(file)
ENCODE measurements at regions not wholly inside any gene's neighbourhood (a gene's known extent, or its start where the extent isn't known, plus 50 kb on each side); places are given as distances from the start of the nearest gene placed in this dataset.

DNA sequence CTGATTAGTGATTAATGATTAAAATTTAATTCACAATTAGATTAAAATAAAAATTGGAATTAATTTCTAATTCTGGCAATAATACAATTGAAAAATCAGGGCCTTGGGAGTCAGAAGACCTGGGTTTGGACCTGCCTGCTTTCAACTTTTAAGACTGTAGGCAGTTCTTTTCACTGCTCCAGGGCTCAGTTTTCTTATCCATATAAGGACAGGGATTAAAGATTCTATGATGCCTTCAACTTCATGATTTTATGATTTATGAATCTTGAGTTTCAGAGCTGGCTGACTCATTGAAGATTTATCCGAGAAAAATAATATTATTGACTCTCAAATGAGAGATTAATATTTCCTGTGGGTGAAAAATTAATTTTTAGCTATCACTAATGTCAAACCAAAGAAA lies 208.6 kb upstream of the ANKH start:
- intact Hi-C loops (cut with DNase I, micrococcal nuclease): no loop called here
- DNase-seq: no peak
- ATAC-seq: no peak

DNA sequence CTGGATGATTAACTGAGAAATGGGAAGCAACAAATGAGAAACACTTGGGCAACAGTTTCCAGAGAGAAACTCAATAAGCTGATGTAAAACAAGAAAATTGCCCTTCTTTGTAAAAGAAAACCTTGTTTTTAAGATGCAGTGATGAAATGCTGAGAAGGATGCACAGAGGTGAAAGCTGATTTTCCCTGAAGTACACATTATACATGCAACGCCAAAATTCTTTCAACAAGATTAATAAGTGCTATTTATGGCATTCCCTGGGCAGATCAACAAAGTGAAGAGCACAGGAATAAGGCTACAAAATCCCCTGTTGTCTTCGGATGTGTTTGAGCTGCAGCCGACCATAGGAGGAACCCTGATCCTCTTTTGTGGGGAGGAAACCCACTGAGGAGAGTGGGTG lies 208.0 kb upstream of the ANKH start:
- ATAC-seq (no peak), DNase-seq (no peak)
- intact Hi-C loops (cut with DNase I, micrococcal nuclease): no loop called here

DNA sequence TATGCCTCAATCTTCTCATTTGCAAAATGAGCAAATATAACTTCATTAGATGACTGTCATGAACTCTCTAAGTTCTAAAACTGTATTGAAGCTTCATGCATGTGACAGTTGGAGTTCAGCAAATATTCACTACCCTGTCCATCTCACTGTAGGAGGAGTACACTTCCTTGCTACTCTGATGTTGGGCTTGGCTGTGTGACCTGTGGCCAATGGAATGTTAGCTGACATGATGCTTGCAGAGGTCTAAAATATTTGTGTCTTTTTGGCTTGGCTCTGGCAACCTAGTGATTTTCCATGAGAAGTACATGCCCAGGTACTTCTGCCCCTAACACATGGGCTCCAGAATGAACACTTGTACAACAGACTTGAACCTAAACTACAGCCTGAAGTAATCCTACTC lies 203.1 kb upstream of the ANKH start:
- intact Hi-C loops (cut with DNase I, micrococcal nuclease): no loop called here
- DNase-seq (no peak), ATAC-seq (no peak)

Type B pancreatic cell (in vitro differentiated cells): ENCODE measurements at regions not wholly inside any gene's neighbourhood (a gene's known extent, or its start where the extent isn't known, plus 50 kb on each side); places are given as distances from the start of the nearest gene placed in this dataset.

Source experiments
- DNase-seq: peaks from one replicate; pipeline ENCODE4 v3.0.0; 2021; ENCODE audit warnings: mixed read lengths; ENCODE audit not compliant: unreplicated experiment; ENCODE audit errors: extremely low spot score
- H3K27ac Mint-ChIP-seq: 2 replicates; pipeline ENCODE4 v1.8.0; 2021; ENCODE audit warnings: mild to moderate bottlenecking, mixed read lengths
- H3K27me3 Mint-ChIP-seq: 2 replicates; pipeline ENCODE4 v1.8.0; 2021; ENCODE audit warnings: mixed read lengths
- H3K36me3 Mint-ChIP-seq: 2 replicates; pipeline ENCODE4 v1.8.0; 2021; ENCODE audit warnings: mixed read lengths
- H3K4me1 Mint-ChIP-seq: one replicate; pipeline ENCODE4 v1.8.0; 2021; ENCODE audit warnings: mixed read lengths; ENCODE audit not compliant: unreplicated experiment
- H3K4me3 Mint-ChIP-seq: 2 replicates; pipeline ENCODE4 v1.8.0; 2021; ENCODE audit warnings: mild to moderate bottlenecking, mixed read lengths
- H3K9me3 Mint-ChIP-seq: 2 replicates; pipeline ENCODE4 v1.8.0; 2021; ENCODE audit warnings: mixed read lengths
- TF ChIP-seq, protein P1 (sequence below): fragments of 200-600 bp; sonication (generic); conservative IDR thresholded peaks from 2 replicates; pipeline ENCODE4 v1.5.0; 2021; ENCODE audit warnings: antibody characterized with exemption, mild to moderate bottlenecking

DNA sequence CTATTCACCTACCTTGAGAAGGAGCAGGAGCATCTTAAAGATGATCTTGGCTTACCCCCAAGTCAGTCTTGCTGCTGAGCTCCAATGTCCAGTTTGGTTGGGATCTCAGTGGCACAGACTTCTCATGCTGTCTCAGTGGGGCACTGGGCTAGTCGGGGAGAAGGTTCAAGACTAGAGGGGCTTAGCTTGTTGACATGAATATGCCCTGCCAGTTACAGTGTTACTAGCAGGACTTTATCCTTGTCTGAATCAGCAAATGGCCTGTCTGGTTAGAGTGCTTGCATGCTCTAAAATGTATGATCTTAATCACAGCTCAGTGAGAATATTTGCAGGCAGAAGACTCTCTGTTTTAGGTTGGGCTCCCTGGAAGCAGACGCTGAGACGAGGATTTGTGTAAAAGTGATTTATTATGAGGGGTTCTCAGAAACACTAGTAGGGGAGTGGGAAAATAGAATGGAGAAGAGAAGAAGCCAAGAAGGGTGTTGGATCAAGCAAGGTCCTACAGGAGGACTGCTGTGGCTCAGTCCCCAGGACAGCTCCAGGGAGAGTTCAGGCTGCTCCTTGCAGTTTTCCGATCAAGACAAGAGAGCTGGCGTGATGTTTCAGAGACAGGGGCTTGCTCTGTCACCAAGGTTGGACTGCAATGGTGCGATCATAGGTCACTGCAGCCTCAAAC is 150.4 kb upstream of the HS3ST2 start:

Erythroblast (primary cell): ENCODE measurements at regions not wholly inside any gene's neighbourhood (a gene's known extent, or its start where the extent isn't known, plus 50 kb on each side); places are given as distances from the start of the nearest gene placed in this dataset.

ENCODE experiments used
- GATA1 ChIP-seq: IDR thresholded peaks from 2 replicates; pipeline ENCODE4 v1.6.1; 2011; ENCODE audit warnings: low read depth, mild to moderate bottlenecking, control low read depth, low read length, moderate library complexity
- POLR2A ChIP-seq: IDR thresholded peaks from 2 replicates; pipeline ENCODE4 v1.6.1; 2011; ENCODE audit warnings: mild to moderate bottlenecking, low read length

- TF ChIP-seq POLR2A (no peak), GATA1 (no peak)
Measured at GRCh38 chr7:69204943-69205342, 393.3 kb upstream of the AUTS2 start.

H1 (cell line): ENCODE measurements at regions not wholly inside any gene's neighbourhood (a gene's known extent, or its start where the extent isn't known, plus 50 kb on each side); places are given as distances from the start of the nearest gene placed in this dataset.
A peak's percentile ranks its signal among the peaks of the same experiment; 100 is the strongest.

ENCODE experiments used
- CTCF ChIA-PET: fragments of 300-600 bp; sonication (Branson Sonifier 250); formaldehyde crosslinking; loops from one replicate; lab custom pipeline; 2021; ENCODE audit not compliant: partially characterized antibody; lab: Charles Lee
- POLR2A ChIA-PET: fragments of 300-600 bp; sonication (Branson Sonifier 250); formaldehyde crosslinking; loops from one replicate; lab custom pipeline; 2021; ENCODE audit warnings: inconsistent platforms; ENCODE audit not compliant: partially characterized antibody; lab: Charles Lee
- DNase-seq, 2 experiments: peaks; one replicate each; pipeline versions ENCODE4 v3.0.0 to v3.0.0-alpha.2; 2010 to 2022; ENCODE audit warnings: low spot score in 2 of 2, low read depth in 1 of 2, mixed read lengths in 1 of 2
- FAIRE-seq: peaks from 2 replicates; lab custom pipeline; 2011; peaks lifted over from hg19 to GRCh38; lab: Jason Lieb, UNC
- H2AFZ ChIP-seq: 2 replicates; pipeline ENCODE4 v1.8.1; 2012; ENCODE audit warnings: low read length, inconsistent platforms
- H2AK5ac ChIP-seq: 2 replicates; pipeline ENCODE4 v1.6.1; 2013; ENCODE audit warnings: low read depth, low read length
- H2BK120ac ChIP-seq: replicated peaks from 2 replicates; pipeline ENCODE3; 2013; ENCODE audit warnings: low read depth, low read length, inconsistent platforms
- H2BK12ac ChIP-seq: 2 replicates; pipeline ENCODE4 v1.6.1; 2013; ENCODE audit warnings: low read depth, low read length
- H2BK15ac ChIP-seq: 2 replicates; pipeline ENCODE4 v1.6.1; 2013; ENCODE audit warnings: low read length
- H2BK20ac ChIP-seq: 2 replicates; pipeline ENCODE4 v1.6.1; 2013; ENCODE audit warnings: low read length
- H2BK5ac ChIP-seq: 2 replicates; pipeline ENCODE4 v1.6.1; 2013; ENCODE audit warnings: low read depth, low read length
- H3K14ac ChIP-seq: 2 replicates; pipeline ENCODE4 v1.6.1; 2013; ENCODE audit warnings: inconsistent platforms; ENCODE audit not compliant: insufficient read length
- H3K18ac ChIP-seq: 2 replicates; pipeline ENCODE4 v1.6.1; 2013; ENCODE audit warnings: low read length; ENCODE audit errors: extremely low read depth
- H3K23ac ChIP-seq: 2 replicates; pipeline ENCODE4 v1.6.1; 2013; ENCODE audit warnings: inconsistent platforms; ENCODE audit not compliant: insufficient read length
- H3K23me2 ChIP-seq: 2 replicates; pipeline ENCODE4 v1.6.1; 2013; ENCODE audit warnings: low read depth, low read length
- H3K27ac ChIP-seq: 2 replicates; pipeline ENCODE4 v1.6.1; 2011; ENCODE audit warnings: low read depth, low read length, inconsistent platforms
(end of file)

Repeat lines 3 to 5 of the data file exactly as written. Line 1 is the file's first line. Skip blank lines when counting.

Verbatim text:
- intact Hi-C loops (cut with DNase I, micrococcal nuclease): no loop called here
- DNase-seq: no peak
- ATAC-seq: no peak